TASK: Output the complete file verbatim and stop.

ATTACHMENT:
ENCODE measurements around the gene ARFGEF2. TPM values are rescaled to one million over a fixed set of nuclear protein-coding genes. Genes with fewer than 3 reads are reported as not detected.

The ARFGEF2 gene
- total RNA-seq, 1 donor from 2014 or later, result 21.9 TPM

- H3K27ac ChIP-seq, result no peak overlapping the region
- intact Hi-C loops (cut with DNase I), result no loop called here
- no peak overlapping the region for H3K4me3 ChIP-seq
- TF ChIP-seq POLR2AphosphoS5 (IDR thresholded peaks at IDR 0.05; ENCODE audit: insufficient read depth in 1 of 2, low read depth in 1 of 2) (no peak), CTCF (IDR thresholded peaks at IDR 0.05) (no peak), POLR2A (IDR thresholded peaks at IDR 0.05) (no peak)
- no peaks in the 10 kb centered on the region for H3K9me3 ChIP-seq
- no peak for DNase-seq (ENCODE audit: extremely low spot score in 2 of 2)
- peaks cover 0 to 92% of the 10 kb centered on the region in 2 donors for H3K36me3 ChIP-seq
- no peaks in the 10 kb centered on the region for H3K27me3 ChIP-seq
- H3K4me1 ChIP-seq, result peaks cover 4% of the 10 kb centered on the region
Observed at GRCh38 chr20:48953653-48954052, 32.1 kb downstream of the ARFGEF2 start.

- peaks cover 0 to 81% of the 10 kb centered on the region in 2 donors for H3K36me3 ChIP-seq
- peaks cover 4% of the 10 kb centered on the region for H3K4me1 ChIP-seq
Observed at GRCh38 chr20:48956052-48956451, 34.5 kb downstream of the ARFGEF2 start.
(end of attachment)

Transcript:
ENCODE measurements around the gene ARFGEF2. TPM values are rescaled to one million over a fixed set of nuclear protein-coding genes. Genes with fewer than 3 reads are reported as not detected.

The ARFGEF2 gene
- total RNA-seq, 1 donor from 2014 or later, result 21.9 TPM

- H3K27ac ChIP-seq, result no peak overlapping the region
- intact Hi-C loops (cut with DNase I), result no loop called here
- no peak overlapping the region for H3K4me3 ChIP-seq
- TF ChIP-seq POLR2AphosphoS5 (IDR thresholded peaks at IDR 0.05; ENCODE audit: insufficient read depth in 1 of 2, low read depth in 1 of 2) (no peak), CTCF (IDR thresholded peaks at IDR 0.05) (no peak), POLR2A (IDR thresholded peaks at IDR 0.05) (no peak)
- no peaks in the 10 kb centered on the region for H3K9me3 ChIP-seq
- no peak for DNase-seq (ENCODE audit: extremely low spot score in 2 of 2)
- peaks cover 0 to 92% of the 10 kb centered on the region in 2 donors for H3K36me3 ChIP-seq
- no peaks in the 10 kb centered on the region for H3K27me3 ChIP-seq
- H3K4me1 ChIP-seq, result peaks cover 4% of the 10 kb centered on the region
Observed at GRCh38 chr20:48953653-48954052, 32.1 kb downstream of the ARFGEF2 start.

- peaks cover 0 to 81% of the 10 kb centered on the region in 2 donors for H3K36me3 ChIP-seq
- peaks cover 4% of the 10 kb centered on the region for H3K4me1 ChIP-seq
Observed at GRCh38 chr20:48956052-48956451, 34.5 kb downstream of the ARFGEF2 start.